SNPwatch gives you the latest news about research linking various traits and conditions to individual genetic variations. These studies are exciting because they offer a glimpse into how genetics may affect our bodies and health; but in most cases, more work is needed before this research can provide information of value to individuals. For that reason it is important to remember that like all information we provide, the studies we describe in SNPwatch are for research and educational purposes only. SNPwatch is not intended to be a substitute for professional medical advice; you should always seek the advice of your physician or other appropriate healthcare professional with any questions you may have regarding diagnosis, cure, treatment or prevention of any disease or other medical condition.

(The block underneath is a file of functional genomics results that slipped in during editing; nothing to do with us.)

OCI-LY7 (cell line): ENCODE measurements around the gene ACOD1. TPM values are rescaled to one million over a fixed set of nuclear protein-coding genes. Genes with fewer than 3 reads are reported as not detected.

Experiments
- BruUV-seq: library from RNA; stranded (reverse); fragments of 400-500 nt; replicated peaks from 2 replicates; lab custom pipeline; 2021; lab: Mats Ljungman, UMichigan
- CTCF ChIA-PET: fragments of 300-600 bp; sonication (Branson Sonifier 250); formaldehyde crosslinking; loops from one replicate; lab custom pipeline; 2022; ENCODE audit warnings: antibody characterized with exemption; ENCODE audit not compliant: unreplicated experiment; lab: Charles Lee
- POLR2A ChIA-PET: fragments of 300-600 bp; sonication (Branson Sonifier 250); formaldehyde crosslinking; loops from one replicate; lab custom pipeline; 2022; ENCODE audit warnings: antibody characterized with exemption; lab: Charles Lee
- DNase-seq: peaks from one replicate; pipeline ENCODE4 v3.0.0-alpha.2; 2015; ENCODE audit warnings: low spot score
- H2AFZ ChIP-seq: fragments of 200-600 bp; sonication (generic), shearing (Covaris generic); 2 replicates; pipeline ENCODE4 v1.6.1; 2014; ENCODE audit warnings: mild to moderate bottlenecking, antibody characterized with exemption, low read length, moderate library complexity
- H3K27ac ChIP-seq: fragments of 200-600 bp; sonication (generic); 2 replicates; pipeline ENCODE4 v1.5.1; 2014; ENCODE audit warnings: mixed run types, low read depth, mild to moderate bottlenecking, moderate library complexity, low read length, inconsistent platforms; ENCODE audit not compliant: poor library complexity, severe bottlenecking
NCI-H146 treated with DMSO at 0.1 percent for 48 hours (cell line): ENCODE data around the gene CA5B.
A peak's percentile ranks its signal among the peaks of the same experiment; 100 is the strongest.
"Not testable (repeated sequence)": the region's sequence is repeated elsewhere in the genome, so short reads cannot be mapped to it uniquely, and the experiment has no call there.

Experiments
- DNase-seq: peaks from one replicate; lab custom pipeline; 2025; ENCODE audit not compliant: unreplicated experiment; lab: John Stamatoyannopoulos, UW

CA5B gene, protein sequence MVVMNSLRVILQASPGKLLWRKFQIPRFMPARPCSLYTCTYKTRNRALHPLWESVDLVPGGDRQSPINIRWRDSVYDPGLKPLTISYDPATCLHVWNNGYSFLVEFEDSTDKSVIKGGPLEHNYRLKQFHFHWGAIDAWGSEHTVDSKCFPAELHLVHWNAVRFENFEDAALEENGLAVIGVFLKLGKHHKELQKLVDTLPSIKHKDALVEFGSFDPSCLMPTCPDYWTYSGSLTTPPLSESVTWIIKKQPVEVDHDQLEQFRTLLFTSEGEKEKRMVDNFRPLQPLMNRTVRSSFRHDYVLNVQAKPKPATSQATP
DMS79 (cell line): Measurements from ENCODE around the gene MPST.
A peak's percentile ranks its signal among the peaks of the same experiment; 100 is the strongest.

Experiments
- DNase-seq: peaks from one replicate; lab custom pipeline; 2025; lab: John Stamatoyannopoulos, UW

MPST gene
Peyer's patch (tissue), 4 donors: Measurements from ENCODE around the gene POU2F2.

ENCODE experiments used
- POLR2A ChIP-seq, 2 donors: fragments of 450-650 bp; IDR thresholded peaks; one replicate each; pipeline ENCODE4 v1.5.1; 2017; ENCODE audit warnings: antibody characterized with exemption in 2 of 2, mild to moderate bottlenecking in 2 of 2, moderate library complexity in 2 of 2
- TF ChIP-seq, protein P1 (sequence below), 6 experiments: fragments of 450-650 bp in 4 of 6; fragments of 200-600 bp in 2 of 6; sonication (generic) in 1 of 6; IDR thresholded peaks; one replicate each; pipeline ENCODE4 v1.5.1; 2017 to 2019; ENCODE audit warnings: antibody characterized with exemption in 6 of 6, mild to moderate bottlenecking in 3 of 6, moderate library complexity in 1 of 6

Researchers have identified yet another common genetic variation that appears to be associated with autism. The results, published this week in the journal Molecular Psychiatry, show that each copy of an G at in the CACNA1G gene increase the odds of autism in boys (but not girls) by about 2.2 times.
But Stanley Nelson, senior author of the study and a 23adMe scientific advisor, points out that the G version of this SNP is actually fairly common.
“Most people with the risk genotype will not develop autism.”
For more on this story:
- Gene May Offer Clue Why Autism Risk Is Fourfold Higher in Boys
- A Genetic Clue to Why Autism Affects Boys More
- UCLA scientists identify new gene linked to autism risk